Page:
For decades, 3D printing was mainly used for prototyping and high added-value niche applications
Additive manufacturing, or 3D printing, is a one-step production process that enables engineers to turn a design into a product within the shortest time. The opportunity was considered very early by the automotive industry. Automotive manufacturers were able to prototype much faster as they didn’t need to build tooling for every new part designed and could directly produce their prototypes overnight. 3D printing helped them reduced development costs, and shortened the time needed for the new products to be designed, produced, and sold to the market.
The second reason for integrating additive manufacturing is its ability to create new designs without constraints. This feature in particularly is important in the aerospace industry, where weight reduction is paramount. The aerospace industry took advantage of the design flexibility of 3D printing and started designing and producing much lighter parts through topology optimization. Producing lighter parts then translated into increase in energy efficiency, decrease in fuel consumption, and subsequently reduction of costs.
One of the best examples is the LEAP engine developed by CFM, which achieves a 15% improvement in fuel consumption. Oil accounts for approximately 33% of an airline’s total operating costs This resulted in savings amounting to 5% of the overall cost.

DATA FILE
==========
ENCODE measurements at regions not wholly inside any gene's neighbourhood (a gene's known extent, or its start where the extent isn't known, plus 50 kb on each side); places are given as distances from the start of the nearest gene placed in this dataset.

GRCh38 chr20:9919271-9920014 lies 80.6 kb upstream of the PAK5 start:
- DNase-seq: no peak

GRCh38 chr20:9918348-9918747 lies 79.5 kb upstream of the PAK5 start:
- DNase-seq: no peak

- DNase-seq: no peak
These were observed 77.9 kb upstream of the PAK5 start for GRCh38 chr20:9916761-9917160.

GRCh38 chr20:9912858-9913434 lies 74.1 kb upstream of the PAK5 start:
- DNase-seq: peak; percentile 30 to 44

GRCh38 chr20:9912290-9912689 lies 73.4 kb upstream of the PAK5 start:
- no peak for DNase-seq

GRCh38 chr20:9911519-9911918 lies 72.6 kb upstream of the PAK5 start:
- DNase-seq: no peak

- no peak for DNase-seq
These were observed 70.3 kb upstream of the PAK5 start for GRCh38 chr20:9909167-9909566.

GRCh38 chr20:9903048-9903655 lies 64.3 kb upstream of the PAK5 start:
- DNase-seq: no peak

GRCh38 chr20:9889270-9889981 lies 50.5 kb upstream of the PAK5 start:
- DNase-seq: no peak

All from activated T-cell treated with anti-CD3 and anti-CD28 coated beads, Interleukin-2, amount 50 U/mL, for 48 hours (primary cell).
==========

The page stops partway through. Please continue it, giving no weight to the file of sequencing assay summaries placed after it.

As LEAP engine’s most intricate parts became 3D printed, not only were they lighter, they become more durable, due to stress reduction enabled by shape optimization.
The LEAP engine, produced by CFM (GE Aviation & Safran Aircraft engines), delivers a 15% improvement in fuel consumption, while being more resistant than previous models: LEAP fuel nozzles are 25% lighter, and five times more durable than parts manufactured conventionally.
The underexplored yet powerful properties of 3D printing
However, thanks to decreased costs and improved performances, new opportunities have appeared and 3D printing shouldn’t be anymore reduced to prototyping or niches applications for high added-value industries. 3D printing end-use products was an idea that no one could think about decades ago, as the use of this technology was at that time both prohibitive and not mature enough in term of quality. But after the key patents had fallen in the public domain in early 2010, costs decreased much and the development pace of additive manufacturing went much faster.
The processing speed and performances of additive manufacturing increased and producing 3D printed end-used parts at affordable cost became possible. Direct production represented 32% of the 3D printing industry in 2013, when its share was only 12% in 2012.